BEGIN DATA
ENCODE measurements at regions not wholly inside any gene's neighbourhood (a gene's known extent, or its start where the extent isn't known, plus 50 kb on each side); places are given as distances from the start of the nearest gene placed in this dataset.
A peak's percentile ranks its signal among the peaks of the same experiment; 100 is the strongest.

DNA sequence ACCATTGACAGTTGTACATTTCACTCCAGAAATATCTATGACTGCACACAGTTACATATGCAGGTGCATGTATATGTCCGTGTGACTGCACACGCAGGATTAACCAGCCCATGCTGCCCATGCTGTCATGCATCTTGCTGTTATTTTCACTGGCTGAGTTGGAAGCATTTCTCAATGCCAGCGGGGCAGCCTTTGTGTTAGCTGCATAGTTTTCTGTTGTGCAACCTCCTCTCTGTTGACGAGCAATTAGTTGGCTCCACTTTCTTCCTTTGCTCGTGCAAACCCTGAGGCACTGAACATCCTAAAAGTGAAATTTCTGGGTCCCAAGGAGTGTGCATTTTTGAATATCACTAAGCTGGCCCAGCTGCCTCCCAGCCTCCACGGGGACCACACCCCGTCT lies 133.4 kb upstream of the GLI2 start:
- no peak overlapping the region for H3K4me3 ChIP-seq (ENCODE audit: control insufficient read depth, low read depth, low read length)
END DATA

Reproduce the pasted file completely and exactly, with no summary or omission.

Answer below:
ENCODE measurements at regions not wholly inside any gene's neighbourhood (a gene's known extent, or its start where the extent isn't known, plus 50 kb on each side); places are given as distances from the start of the nearest gene placed in this dataset.
A peak's percentile ranks its signal among the peaks of the same experiment; 100 is the strongest.

DNA sequence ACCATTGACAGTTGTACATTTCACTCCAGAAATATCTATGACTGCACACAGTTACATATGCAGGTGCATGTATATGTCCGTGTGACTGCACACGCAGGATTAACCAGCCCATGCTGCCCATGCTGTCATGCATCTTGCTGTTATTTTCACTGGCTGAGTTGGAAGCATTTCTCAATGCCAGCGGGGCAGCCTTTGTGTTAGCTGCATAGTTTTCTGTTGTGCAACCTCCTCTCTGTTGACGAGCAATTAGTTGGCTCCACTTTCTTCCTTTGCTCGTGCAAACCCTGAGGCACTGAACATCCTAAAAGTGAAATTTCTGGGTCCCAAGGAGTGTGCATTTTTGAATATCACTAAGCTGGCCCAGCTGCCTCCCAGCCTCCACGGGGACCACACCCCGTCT lies 133.4 kb upstream of the GLI2 start:
- no peak overlapping the region for H3K4me3 ChIP-seq (ENCODE audit: control insufficient read depth, low read depth, low read length)